So, how does the typical system work? Well, a sensor positioned inside the tyre continuously monitors the air pressure, and sends its information to a self-sustaining pump. If the sensor detects a pressure below the required minimum, the pump â€“ which generates its pressure via energy generated by the rotating wheel (sort of like a self-winding watch) â€“ simply tops up the tyre.
The benefits of permanently properly inflated tyres, of course, range from improved fuel economy and increased tyre life to the very fact that lazy drivers neednâ€™t worry about routinely pumping up their vehicleâ€™s tyres.
2. Dandelion rubber tyres
Yes, those pesky weed-like dandelions that keep popping up in your otherwise immaculate lawn could well prove remarkably useful in the tyre-making industry. In fact, Continental has already revealed its first test tyres manufactured from Taraxacum (the large genus of flowering plants in the family Asteraceae, for the botanically minded).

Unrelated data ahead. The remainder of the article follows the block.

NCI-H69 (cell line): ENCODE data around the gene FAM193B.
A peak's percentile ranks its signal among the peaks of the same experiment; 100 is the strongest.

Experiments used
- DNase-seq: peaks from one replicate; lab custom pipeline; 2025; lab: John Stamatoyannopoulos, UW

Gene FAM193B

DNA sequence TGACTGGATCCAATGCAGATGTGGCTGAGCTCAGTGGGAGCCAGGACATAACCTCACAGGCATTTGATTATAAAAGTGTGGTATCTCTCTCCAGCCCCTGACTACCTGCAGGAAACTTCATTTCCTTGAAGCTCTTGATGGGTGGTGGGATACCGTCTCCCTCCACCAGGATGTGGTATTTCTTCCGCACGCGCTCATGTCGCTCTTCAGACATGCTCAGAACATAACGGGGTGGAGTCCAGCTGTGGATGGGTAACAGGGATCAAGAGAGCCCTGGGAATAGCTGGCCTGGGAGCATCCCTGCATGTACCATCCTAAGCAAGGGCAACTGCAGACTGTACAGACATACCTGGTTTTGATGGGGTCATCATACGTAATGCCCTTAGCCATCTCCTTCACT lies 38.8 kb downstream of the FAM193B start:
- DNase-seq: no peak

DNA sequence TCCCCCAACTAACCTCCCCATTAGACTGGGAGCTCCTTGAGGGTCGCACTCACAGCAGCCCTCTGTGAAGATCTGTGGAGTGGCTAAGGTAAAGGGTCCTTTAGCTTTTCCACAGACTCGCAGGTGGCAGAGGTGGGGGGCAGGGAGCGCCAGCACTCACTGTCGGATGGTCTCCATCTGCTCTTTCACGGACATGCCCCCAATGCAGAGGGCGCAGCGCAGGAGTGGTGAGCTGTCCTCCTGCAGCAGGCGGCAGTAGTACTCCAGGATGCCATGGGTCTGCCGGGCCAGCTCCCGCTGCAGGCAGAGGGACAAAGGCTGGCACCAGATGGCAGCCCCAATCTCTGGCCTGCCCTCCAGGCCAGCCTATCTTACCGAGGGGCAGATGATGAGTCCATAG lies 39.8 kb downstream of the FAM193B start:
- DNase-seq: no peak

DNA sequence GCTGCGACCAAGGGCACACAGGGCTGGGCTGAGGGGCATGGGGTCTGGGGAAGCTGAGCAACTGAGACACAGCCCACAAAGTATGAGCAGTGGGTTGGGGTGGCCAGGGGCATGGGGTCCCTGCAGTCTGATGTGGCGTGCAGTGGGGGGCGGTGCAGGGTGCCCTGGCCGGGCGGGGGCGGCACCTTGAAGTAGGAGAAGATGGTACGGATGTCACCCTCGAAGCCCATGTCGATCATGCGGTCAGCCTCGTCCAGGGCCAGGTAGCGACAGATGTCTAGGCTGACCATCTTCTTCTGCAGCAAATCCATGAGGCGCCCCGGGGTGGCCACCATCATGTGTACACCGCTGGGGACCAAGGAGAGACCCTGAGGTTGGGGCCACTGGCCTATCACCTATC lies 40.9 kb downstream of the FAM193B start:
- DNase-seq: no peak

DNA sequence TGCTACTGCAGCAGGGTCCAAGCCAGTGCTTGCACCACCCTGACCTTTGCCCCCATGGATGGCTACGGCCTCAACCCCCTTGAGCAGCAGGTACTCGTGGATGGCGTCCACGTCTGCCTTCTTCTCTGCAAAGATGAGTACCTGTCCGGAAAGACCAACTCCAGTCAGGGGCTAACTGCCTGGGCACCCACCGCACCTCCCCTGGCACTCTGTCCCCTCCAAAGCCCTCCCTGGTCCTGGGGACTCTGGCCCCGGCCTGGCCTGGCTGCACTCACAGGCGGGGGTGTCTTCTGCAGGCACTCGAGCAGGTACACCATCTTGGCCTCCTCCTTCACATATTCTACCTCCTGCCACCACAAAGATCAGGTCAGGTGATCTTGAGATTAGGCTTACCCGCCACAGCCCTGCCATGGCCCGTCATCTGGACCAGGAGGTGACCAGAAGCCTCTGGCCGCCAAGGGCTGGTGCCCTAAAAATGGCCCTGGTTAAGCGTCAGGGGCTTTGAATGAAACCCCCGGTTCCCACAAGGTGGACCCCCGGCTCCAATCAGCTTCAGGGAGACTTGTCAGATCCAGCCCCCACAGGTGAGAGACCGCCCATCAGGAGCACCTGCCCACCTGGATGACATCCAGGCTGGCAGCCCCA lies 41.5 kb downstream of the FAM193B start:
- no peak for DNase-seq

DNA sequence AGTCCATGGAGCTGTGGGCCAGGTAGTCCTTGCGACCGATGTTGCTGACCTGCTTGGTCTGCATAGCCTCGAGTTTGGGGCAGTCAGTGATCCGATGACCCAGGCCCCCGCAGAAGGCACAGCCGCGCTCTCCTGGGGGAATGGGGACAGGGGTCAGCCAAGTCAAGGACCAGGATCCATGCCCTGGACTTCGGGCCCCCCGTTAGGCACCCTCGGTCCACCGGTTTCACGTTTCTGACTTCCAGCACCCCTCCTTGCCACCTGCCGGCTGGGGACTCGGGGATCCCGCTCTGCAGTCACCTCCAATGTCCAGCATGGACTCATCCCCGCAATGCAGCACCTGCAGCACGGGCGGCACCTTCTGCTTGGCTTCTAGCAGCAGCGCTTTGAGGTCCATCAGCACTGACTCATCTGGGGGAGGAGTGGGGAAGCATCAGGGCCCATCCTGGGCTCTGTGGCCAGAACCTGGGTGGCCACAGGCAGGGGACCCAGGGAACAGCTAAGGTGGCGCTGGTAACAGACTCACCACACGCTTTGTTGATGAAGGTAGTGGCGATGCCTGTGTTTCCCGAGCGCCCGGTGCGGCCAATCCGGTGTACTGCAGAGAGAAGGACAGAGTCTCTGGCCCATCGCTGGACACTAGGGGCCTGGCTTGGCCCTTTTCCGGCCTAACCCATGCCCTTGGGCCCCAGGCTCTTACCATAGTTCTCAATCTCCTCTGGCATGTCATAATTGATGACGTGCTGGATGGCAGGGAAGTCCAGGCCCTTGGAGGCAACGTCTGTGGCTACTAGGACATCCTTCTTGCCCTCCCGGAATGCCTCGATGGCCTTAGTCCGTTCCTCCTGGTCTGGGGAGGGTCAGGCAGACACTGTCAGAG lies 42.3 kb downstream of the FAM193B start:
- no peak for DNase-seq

The German tyre-maker has already started testing its WinterContact TS 850 P range, which has been created using the natural rubber from dandelion roots. The particular plant used? A robust Russian dandelion cultivated specifically for the project.
According to Continental, series production of the new product â€“ which the company has dubbed â€œTaraxagumâ€ â€“ should start within the next five to 10 years. The major upside, of course, is the potential to make tyre production more sustainable and less dependent on traditional raw materials.
3. Twin air chamber tyres
Goodyear unveiled a new concept SUV tyre â€“ with two distinct air chambers â€“ at Geneva this year. In theory, if one chamber were to be punctured, the motorist could continue driving, albeit more cautiously. Itâ€™s a simple but clever idea, and one that perhaps should have been thought up sooner.